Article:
Archive for the 'Trends' Category

e-Trends Conference Presentation


This month, Lisa and myself presented at the 2007 e-Trends Conference where we discussed emerging technology and its impact on learning & development in Australian organizations. The two day event featured a wide range of topics on e-learning and collaboration. It was great to exchange idea with professionals from different sectors and hear about their online adventures. 

The E-Learning Networks Project is designed to advance the Vocational Education and Training (VET) system in Australia by ensuring individuals gain access to the best national and international knowledge about e-learning. The Project fosters sustainable professional learning practices within an environment of online networking and knowledge sharing. They have some great resources on their site. 

The conference archive of all presentations is available at: 

Simon Oaten
Learning Dynamics 


In a Twitter about microblogging

twitter.jpgFad or anoying distraction? I’m still considering its uses, but it seems microblogging is upon us and hear to stay…at least for awhile.

Micro-blogging is a process that enables you to write brief text updates about your life on the go, and send them to friends, associates and interested observers via text messaging, instant messaging, email or the web. For example, “I just wrote a new blog, isn’t that exciting?”.  Well, without being too cynical, the idea is that you can create a ” persistent presence”  and keep a core group of people informed about your current activities.

There seems to be two camps at present – those who see it as a breakthrough form of communication and those who think it will end up an annoying distraction and navel-gazing activity.

I can see some potential uses in the learning space during a real-time activity where you need to keep learners linked and collaborating. Although, it may be far easier just to phone each other!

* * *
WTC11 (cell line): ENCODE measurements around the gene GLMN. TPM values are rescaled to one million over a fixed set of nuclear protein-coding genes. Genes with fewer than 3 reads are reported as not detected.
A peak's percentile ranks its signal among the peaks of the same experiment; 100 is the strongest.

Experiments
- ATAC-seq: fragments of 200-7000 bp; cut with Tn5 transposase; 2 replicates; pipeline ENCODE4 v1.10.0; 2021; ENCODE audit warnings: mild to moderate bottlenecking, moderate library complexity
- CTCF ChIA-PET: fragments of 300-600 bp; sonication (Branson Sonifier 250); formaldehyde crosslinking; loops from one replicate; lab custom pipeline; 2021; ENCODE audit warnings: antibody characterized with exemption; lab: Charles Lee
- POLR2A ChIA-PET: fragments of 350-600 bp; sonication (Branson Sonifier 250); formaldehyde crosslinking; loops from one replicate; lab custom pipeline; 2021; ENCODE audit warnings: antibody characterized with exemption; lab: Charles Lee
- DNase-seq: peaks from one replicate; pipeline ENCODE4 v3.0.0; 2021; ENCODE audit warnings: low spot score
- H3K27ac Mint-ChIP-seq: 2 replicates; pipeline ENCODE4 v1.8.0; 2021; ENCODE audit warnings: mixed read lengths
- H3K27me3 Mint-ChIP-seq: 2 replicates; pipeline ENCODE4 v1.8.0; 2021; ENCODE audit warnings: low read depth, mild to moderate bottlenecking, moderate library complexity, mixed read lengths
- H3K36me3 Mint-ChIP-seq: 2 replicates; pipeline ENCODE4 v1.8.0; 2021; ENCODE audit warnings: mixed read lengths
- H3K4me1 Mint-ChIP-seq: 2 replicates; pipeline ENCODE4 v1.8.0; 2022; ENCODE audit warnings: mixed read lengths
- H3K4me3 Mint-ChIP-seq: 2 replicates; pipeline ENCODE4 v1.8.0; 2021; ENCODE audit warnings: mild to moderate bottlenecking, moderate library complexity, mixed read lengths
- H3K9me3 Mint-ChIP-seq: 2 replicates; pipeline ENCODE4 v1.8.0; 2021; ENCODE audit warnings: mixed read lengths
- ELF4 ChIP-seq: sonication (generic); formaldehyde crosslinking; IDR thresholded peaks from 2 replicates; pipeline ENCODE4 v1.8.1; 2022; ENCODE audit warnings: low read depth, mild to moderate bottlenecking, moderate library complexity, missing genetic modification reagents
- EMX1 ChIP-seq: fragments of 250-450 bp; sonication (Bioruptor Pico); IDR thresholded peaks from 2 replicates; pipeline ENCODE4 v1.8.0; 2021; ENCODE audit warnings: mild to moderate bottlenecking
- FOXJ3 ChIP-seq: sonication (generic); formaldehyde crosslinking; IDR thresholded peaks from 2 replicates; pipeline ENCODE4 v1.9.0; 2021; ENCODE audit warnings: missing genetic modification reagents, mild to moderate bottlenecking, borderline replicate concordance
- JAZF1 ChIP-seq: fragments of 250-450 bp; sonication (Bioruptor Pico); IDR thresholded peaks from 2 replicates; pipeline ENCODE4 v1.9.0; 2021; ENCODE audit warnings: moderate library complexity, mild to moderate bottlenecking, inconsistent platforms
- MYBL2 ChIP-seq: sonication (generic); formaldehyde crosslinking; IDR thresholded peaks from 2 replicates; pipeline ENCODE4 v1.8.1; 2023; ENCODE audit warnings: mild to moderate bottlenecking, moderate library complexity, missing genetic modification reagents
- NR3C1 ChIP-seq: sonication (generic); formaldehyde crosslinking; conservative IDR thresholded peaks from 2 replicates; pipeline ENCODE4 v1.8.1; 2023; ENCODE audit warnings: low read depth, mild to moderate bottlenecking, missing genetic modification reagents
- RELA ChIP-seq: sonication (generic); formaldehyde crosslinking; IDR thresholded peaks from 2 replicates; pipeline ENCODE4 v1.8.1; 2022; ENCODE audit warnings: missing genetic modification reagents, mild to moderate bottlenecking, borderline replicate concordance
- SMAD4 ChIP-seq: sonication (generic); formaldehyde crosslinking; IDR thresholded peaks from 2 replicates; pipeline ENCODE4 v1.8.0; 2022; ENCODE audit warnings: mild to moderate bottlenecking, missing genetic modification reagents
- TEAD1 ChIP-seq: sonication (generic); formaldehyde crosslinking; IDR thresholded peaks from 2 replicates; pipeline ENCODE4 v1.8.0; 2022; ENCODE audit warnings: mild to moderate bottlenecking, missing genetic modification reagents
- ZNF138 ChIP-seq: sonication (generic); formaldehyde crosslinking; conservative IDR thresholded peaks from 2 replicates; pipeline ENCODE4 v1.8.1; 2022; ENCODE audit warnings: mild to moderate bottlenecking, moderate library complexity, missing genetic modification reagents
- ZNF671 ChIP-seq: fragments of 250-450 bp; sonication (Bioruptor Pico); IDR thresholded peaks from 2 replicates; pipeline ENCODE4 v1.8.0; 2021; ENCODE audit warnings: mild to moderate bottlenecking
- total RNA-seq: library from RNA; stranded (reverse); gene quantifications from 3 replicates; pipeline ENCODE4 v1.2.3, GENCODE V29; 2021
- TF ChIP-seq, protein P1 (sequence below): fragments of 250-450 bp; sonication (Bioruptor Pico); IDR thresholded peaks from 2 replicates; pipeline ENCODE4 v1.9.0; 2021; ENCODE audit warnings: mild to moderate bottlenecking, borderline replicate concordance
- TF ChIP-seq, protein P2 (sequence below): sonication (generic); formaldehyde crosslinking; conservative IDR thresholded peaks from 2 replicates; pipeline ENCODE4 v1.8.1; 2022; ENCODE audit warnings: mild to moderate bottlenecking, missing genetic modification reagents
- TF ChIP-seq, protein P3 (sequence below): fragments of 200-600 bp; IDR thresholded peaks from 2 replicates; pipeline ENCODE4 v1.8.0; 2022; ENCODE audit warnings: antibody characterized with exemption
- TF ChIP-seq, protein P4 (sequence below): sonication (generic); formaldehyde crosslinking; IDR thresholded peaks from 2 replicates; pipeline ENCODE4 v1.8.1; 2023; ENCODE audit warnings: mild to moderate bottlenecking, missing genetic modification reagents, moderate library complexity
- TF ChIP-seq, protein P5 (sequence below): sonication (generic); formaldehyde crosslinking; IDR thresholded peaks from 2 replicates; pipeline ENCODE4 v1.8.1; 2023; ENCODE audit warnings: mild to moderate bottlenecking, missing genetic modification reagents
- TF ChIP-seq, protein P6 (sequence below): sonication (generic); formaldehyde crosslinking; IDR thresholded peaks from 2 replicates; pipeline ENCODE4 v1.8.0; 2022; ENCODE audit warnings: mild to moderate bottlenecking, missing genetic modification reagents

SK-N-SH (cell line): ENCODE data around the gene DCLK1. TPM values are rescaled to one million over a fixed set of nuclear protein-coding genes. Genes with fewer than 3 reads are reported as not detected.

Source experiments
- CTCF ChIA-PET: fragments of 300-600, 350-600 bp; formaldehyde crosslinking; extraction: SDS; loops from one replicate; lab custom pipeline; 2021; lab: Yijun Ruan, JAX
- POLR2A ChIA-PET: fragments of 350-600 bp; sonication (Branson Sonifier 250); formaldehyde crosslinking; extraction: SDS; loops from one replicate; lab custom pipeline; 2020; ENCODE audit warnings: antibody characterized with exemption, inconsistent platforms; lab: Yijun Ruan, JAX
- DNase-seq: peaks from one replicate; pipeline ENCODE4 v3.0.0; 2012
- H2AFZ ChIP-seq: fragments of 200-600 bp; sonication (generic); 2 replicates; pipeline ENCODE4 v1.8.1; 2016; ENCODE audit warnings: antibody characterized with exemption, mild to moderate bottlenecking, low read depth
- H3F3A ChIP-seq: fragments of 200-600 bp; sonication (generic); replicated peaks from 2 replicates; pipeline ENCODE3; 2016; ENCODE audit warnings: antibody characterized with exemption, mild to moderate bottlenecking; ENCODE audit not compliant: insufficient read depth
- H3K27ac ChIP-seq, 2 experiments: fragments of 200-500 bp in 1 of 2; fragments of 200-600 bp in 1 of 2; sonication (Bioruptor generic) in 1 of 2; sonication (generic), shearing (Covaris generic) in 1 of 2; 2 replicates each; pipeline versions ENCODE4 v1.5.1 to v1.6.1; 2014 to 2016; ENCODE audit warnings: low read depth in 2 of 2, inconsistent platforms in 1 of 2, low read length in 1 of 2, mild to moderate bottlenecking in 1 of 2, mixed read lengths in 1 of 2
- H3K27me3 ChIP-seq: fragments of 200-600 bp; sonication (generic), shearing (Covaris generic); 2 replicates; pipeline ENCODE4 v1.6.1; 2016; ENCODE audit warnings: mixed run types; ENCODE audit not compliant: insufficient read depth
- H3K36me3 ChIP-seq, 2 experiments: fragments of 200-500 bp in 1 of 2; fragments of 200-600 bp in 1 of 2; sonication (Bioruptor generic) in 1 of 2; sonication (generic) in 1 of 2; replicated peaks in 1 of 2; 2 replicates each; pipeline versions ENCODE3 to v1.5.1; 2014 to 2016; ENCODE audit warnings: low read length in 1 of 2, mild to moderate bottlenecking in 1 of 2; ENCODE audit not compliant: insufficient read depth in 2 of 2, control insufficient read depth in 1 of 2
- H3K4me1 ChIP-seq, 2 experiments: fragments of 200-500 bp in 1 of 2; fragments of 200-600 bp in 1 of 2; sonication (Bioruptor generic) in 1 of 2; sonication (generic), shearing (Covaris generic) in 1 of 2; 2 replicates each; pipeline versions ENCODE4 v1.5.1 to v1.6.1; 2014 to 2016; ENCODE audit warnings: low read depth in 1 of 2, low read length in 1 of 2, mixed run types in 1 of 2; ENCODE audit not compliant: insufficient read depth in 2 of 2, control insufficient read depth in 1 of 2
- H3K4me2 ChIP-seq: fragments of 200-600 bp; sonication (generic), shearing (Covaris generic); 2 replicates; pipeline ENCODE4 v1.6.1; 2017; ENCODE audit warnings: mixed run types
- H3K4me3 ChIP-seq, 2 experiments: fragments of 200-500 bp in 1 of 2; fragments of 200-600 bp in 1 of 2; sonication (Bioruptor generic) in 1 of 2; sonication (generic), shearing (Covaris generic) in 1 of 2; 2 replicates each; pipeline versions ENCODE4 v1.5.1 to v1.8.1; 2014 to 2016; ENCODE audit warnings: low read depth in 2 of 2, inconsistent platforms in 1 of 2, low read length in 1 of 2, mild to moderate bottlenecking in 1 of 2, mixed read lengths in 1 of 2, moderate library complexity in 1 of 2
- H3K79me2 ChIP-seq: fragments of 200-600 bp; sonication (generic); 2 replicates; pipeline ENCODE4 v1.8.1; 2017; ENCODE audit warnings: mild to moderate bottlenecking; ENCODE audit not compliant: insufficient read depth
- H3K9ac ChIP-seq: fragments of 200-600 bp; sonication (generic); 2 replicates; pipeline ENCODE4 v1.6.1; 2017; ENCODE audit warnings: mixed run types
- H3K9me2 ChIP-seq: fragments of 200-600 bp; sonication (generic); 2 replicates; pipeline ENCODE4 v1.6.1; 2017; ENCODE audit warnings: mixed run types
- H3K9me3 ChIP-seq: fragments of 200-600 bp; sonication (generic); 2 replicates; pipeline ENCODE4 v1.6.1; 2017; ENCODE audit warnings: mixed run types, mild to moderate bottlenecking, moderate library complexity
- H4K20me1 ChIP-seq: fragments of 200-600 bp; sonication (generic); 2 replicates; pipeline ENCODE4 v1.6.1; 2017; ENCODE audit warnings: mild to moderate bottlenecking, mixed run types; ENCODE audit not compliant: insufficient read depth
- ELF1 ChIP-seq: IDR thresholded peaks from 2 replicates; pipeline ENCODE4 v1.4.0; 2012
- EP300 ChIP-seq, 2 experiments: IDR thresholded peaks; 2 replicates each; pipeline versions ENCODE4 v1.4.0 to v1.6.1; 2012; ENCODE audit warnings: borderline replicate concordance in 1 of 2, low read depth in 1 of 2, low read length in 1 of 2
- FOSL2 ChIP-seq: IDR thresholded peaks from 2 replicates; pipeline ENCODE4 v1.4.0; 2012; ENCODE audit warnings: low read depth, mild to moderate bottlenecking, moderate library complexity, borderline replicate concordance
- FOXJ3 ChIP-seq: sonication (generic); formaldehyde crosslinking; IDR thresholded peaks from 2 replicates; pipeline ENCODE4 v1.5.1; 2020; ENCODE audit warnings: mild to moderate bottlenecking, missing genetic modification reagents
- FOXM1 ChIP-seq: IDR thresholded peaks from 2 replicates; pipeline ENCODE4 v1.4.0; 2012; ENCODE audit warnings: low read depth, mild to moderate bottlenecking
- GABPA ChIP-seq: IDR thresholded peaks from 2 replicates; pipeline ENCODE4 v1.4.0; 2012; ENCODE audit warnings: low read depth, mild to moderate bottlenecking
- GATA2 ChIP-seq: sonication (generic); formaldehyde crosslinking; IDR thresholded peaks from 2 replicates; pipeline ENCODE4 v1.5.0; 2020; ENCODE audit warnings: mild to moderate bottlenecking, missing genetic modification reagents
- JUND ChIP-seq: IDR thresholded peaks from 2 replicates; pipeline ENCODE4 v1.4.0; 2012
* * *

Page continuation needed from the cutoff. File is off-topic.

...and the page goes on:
The leading  application at present is called “Twitter”.  When you send a mobile text to the Twitter site,  it sends it out to your group of friends and posts it to your Twitter page. They can check your update on their phone or via your Twitter page.  Likewise, you receive your friends’ mobile updates on your phone.

For further information, you might like to check out their blog.

Simon Oaten
Learning Dynamics

Making the Grade: Online Education Report

ist2_720164_path_to_efficency_compass.jpg“Making the Grade: Online Education in the United States 2006” is the fourth annual report on the state of online learning in U.S. higher education produced by the Sloan Consortium (Sloan-C).   Sloan-C produce a terrific range of publications and reports of interest to e-learning developers working in the corporate and tertiary sectors.

 Sloan-C’s core purpose is to encourage the collaborative sharing of knowledge and effective practices to improve online education in learning effectiveness, access, affordability for learners and providers. Their great website has excellent resources on all areas of online education.  

The “Making the Grade” report is aimed at answering some of the fundamental questions about the nature and extent of online education. The report is based on responses from over 2,200 colleges and universities and examines a number of key questions:  

  • Has the growth of online enrolments begun to plateau?

  • Who is learning online?

  • What types of institutions have online offerings?